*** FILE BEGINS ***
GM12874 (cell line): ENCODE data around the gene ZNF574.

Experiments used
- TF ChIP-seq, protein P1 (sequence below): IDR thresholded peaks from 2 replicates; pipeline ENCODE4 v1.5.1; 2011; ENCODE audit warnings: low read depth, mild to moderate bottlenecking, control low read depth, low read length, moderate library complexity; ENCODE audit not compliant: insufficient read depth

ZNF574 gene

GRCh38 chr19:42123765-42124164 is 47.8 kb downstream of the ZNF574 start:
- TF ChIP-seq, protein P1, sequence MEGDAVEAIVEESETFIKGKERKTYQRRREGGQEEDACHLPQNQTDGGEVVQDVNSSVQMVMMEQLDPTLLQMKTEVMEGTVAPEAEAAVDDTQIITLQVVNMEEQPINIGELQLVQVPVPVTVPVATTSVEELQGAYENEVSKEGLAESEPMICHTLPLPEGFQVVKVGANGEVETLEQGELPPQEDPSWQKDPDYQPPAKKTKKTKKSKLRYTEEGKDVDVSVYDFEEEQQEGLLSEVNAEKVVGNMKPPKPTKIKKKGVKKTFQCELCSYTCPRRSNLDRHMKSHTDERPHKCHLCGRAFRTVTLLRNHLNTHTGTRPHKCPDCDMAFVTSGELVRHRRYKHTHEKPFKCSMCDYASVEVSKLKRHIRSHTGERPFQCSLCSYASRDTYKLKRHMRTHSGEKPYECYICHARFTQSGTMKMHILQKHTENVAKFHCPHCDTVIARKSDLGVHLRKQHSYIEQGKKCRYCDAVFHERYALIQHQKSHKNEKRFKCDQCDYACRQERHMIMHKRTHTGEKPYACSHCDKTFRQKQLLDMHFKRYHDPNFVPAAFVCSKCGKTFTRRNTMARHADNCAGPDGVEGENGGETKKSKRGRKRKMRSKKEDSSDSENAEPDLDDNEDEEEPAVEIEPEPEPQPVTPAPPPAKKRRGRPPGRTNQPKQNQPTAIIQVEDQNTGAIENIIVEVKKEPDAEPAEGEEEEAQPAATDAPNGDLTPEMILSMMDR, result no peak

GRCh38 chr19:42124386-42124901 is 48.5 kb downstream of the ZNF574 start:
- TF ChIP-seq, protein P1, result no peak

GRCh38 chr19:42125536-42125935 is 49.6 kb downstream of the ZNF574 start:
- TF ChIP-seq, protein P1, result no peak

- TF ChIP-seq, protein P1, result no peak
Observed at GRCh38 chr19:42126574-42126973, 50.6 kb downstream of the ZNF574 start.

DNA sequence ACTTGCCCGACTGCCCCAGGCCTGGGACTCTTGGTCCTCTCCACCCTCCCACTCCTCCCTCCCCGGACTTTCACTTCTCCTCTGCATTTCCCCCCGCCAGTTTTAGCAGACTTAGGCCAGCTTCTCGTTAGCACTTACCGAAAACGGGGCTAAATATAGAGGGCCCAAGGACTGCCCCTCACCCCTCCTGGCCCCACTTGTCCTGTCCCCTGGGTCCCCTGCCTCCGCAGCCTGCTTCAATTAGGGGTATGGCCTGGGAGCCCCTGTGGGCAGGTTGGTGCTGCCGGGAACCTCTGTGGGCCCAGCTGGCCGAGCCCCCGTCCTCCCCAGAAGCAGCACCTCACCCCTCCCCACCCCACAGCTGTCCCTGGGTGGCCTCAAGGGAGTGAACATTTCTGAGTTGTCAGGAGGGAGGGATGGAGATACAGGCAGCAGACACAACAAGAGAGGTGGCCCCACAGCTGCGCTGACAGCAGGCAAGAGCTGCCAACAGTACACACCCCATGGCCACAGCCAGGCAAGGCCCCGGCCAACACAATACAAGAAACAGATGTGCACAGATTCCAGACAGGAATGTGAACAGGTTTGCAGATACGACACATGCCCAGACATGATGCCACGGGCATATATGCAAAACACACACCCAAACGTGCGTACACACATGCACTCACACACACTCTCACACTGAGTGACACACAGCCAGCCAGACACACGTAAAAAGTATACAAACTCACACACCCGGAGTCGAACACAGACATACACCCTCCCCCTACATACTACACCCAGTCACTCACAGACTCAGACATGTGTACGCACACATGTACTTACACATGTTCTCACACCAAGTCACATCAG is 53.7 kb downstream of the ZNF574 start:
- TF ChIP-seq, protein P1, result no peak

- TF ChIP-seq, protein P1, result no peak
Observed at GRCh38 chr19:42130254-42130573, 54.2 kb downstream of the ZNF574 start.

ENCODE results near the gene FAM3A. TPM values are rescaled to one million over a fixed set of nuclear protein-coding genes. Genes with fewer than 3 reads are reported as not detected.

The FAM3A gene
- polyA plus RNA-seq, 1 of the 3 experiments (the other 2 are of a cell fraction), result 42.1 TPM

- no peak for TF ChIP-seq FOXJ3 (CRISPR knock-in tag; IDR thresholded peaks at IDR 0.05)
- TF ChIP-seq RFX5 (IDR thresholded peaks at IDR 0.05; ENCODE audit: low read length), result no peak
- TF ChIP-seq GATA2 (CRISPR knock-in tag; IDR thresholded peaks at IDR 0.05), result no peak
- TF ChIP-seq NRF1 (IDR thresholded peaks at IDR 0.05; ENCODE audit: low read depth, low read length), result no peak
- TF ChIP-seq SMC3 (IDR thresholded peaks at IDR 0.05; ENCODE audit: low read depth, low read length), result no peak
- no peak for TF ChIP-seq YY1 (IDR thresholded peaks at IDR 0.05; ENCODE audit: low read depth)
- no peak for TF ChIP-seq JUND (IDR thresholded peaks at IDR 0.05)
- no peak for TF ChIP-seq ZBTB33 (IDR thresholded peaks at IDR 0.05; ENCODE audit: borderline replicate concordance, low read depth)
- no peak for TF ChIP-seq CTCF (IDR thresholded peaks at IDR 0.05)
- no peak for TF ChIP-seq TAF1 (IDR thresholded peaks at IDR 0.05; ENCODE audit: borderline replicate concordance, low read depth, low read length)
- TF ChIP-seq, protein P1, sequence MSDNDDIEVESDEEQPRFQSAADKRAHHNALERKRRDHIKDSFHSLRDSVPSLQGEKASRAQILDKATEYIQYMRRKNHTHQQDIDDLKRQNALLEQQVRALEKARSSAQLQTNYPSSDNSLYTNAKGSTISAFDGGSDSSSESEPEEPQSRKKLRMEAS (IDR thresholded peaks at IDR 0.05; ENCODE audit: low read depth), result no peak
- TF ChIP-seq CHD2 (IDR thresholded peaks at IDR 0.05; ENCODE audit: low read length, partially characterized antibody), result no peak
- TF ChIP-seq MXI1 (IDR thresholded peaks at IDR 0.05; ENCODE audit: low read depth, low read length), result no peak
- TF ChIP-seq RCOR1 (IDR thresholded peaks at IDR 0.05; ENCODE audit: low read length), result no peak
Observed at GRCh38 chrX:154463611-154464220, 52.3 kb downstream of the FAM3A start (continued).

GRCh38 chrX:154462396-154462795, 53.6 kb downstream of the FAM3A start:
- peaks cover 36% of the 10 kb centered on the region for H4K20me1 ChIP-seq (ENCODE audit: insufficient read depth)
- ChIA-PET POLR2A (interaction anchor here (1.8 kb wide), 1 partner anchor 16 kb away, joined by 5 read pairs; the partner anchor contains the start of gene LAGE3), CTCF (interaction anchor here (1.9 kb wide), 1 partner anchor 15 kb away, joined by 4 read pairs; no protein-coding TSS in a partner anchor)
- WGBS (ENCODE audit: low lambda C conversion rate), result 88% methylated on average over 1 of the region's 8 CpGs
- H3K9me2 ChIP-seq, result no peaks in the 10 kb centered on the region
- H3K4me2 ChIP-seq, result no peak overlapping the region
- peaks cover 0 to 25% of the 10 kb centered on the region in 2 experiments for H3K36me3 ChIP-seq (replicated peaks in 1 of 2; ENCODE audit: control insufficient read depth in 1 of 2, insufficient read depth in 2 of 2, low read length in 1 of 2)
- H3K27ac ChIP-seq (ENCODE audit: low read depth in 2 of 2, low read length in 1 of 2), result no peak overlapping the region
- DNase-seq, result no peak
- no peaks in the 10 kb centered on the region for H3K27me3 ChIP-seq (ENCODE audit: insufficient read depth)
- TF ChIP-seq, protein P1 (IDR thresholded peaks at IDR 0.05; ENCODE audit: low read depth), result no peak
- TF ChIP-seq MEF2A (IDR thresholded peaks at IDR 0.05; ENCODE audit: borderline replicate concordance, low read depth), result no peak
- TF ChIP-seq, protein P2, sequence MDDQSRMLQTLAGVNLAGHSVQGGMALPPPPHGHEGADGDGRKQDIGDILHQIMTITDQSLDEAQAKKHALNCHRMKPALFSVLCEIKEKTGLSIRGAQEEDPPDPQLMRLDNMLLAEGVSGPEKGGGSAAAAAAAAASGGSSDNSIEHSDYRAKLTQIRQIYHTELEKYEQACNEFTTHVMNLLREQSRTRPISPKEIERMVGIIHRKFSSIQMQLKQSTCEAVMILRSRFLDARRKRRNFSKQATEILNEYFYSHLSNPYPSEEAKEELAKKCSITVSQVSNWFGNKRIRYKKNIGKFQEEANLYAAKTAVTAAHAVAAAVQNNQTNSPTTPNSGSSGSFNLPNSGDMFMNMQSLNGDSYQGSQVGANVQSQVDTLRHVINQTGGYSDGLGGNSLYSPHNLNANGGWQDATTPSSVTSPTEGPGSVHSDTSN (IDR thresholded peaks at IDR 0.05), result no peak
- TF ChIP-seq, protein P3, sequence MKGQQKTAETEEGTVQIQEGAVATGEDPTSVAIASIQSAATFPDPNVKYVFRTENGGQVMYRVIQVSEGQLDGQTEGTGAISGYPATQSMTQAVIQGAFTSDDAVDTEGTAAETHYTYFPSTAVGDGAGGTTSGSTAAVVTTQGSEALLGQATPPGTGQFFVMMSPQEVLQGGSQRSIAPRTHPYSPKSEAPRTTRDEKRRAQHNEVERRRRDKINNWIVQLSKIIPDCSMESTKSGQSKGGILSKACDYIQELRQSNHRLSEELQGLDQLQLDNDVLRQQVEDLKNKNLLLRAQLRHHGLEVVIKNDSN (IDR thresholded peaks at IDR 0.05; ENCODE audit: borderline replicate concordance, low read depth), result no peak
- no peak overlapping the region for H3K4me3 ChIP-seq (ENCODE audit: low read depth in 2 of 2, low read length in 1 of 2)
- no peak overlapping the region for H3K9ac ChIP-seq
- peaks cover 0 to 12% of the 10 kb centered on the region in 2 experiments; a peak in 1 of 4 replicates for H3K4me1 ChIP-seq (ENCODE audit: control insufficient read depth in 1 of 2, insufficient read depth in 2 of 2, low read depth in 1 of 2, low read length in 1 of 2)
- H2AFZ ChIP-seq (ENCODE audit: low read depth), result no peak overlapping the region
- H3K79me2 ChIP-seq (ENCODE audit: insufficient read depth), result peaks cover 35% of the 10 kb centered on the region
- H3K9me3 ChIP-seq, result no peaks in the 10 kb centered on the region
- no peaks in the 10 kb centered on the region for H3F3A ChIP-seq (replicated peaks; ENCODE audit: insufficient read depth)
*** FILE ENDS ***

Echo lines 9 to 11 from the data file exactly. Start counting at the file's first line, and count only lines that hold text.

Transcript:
GRCh38 chr19:42125536-42125935 is 49.6 kb downstream of the ZNF574 start:
- TF ChIP-seq, protein P1, result no peak

- TF ChIP-seq, protein P1, result no peak